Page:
I have an assignment problem where I need to assign resources to consumers. Each consumer has a list of resources it'd like to acquire, ordered by preference, and each consumer can have at most one resource. I'd like to find a mapping from the resources to the consumers that tries to satisfy each consumer's preferences.
The twist on the classic assignment problem here is that I'm not necessarily interested in an algorithm which produces the optimal solution. Rather, I'm interested in an algorithm that's simple enough a lay person could do it in their head, or at least part of it in their head at a time.
See, my resources and consumers are embedded in a (hex) grid where a resource and a consumer have to be on adjacent cells to be matched, so the graph is really quite sparse. An ideal algorithm would only use "local" information, such as information about a cell and its neighbors.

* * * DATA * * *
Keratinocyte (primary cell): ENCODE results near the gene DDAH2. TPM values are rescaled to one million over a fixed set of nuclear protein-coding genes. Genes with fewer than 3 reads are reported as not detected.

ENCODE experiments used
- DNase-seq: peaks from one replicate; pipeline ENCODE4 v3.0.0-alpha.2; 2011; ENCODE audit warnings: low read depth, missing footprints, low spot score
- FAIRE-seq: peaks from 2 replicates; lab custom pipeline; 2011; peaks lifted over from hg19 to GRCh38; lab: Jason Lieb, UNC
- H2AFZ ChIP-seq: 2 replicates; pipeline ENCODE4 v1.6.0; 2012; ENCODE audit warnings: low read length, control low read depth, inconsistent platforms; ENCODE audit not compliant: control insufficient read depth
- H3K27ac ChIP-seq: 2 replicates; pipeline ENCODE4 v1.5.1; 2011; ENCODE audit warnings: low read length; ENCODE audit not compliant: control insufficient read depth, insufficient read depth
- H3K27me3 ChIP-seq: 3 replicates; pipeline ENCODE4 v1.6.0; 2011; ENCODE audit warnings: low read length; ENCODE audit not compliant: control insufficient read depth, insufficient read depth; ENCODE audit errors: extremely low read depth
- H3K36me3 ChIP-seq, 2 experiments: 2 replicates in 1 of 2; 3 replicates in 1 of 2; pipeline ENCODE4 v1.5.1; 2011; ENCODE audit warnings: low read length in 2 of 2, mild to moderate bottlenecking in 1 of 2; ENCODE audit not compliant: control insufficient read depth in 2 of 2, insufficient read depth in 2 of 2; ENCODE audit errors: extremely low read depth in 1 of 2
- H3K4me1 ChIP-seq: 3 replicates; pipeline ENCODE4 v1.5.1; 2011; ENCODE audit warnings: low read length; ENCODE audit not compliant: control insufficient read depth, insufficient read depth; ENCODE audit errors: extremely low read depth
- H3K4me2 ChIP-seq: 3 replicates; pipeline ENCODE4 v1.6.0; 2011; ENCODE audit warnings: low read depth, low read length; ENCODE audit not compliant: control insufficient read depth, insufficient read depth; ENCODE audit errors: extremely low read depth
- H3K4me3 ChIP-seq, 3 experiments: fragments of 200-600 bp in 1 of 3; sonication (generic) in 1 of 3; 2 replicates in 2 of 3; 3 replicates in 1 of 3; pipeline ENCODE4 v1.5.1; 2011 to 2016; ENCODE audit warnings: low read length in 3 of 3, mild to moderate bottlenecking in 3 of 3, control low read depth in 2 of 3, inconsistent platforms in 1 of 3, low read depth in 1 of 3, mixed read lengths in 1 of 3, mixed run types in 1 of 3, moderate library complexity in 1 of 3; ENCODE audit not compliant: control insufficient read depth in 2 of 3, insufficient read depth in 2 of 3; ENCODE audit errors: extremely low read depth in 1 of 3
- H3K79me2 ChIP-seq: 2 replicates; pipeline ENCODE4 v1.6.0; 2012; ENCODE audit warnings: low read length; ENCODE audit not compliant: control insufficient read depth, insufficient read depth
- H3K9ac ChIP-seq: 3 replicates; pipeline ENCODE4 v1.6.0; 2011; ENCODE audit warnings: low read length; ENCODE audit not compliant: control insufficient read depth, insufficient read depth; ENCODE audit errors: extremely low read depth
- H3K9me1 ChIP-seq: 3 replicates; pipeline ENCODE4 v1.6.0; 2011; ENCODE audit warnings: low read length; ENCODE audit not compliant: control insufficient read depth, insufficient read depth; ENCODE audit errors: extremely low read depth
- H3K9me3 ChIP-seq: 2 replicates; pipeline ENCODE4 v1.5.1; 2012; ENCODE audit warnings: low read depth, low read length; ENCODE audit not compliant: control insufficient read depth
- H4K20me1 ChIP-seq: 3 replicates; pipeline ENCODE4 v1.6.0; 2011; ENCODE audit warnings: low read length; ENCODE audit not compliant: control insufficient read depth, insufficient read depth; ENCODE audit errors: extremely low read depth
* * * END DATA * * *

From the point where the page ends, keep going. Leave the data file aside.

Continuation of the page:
An added wrinkle is that whatever algorithm should produce a stable result regardless of the choice of ordering the resources and consumers, either their inherant ordering or an algorithm-chosen ordering. So just walking down the list of consumers from first to last, either their actual ordering or an invented ordering, giving them each their first pick of the remaining resources won't work, because the final assignments might change under a different ordering.
As an example of a possible algorithm, I could assign a resource only if there is exactly one consumer that wants that resource as its first choice, otherwise it doesn't get assigned. Certainly not perfect but it meets all the requirements above while giving a reasonable matching.
Are there any other algorithms worth considering here, or any relevant literature to read?